By Ruthie Kesri
More than a year into the COVID-19 pandemic, 10,000+ North Carolina prison-incarcerated people have tested positive for the virus. In the last three months though, the North Carolina Department of Public Safety (NCDPS) has noted a striking drop in the number of cases in the prison system.
“Once people were able to get vaccinated, I think much of the fear went away,” said Ben Finholt, an attorney and member of the Wilson Center team, who brought 26 cases to court concerning early release due to COVID-19.
A welcome change, these improvements are largely credited to the mass vaccination program embraced by the NCDPS. In December, before vaccines were widely distributed in the United States, NCDPS started an information campaign “educating and informing the offender population” with distanced gatherings and discussions, intending to convince incarcerated people that the benefits of the vaccine outweigh any potential costs, said North Carolina Department of Public Safety spokesman John Bull.
“The more we learned about this virus the more we adapted,” Bull added. “For example, after many offenders tested positive, we realized we had a COVID-19 outbreak in Neuse Correctional. The decision was made to test all the prisoners and staff. We were shocked to discover that we had more than 450 inmates test positive. Almost 98% of people were asymptomatic. The rest of the world discovered what we did in April .”
The incident he refers to at the Neuse Correctional Institution was, at the time, one of the country’s largest COVID-19 prison outbreaks. DPS maintained then and now that 98% of the over 330 positive cases at Neuse Correctional Institute were asymptomatic. The Center for Disease Control and Prevention (CDC) estimates that to the best of its knowledge, the highest asymptomatic rate for COVID-19 is 70%. NCDPS is unclear on how the data was collected regarding COVID-19 symptoms among those who tested positive.
“I do believe that DPS made improvements as the pandemic went along,” Finholt said. “However, they never seemed to fully grasp the threat. They never stopped transferring people, they did not enforce their own policies on the facility level, and they were not willing to admit that they couldn’t handle the problem.”
Meanwhile, more than 1,700 correctional officers left their jobs at North Carolina prisons in 2020, a nearly 14% increase in officer departures from the previous years. “What is important to understand is that for the prison system, the vacancy rate has been an issue now in North Carolina for at least a decade,” Bull explained. “And it’s not just North Carolina, it’s a significant challenge across the country. COVID-19 exacerbated the problem since many officers had to step down since many of [the officers] contracted or were in contact with someone who contracted the virus.”
The COVID Prison Project has found that besides general safety concerns, childcare and compensation are also significant factors contributing to officers leaving their jobs.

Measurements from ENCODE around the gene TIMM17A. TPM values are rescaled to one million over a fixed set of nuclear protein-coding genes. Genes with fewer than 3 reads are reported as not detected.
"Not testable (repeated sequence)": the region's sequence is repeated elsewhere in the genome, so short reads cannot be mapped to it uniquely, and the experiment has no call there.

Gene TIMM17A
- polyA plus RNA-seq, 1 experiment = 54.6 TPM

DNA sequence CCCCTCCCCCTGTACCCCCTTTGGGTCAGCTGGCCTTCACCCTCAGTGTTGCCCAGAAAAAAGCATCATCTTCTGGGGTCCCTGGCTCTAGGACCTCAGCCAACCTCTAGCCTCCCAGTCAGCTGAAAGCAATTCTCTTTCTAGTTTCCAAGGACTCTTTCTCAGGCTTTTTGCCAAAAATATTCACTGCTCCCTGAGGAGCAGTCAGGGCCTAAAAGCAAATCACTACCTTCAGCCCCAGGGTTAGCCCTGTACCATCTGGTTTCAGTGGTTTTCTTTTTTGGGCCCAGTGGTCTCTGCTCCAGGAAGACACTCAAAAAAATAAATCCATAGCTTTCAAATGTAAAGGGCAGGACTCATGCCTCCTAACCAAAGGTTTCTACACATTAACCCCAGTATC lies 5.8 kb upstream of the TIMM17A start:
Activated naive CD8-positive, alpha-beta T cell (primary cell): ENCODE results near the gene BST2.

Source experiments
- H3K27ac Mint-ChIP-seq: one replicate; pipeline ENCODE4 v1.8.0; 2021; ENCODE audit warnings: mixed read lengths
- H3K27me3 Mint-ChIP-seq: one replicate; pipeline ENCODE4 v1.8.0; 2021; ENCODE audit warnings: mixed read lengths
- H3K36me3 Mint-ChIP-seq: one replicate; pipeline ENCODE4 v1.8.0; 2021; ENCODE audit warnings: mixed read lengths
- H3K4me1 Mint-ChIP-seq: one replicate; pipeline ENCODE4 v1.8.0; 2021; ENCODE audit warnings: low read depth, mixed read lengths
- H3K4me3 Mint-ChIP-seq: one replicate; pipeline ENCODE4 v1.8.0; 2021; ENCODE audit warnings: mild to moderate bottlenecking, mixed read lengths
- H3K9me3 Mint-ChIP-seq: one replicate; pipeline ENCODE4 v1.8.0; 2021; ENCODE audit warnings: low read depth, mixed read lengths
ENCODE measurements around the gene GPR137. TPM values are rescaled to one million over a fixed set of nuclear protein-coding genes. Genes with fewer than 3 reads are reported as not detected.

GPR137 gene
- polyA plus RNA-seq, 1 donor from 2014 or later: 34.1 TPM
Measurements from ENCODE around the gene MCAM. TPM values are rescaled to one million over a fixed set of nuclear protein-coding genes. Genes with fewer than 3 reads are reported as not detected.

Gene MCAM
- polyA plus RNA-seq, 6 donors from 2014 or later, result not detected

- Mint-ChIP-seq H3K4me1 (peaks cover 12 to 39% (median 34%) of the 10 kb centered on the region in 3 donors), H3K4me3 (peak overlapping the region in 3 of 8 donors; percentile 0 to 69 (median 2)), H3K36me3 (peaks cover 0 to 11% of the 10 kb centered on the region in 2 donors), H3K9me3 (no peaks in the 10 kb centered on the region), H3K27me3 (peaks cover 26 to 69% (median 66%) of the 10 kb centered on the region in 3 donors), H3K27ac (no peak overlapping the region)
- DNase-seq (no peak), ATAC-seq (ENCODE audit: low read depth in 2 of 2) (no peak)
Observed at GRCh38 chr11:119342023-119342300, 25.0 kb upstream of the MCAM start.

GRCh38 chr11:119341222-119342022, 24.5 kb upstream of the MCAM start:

“From an operational standpoint, we constantly had to reassign staff to places where the COVID-19 numbers spiked,” added Bull. “The staff is very adaptable, and I never heard any complaints. People came together to help each other out. During this pandemic, I don’t think I heard a single complaint from a single officer about what was being done regarding safety measures for them and the offenders.”
Amid new uncertainty, North Carolina prisons are celebrating the reopening and expanding of opportunities for families to meet with incarcerated loved ones, albeit social distancing and “and other pandemic health and safety requirements” still applying to visitors, according to NCDPS. Official reports from NCDPS state that prison visitation was closed off during the period of early March, 2020 before the first offender officially tested positive for the virus.
“This was a precautionary measure taken in North Carolina,” said Bull. “Even so, we reopened visitation earlier compared to other prison systems nationwide in a way that preserved health and safety in the middle of this pandemic. We understand that [visitation] is important to offenders and their families. It’s remarkably important for offenders’ rehabilitation.”
With the rise of the new delta COVID variant, referred to as one of the most infectious respiratory diseases ever seen by the CDC director, “I could imagine that people [in prison] are worried again,” said Finholt.
Originally spotted in India and then the United Kingdom, the delta variant is thought to be far more transmissible than the original strain of coronavirus. The variant is about 60% more transmissible than the original, alpha variant, according to the CDC. Most people currently hospitalized for COVID-19 in the United States are those who are unvaccinated.
“The vaccine program has worked in the prison system to a remarkable degree. The vaccines are without doubt the reason why we have seen such a drop in COVID-19 cases,” said Bull.
Ruthie Kesri is an undergraduate student at Duke University working this summer with the Wilson Center for Science and Justice.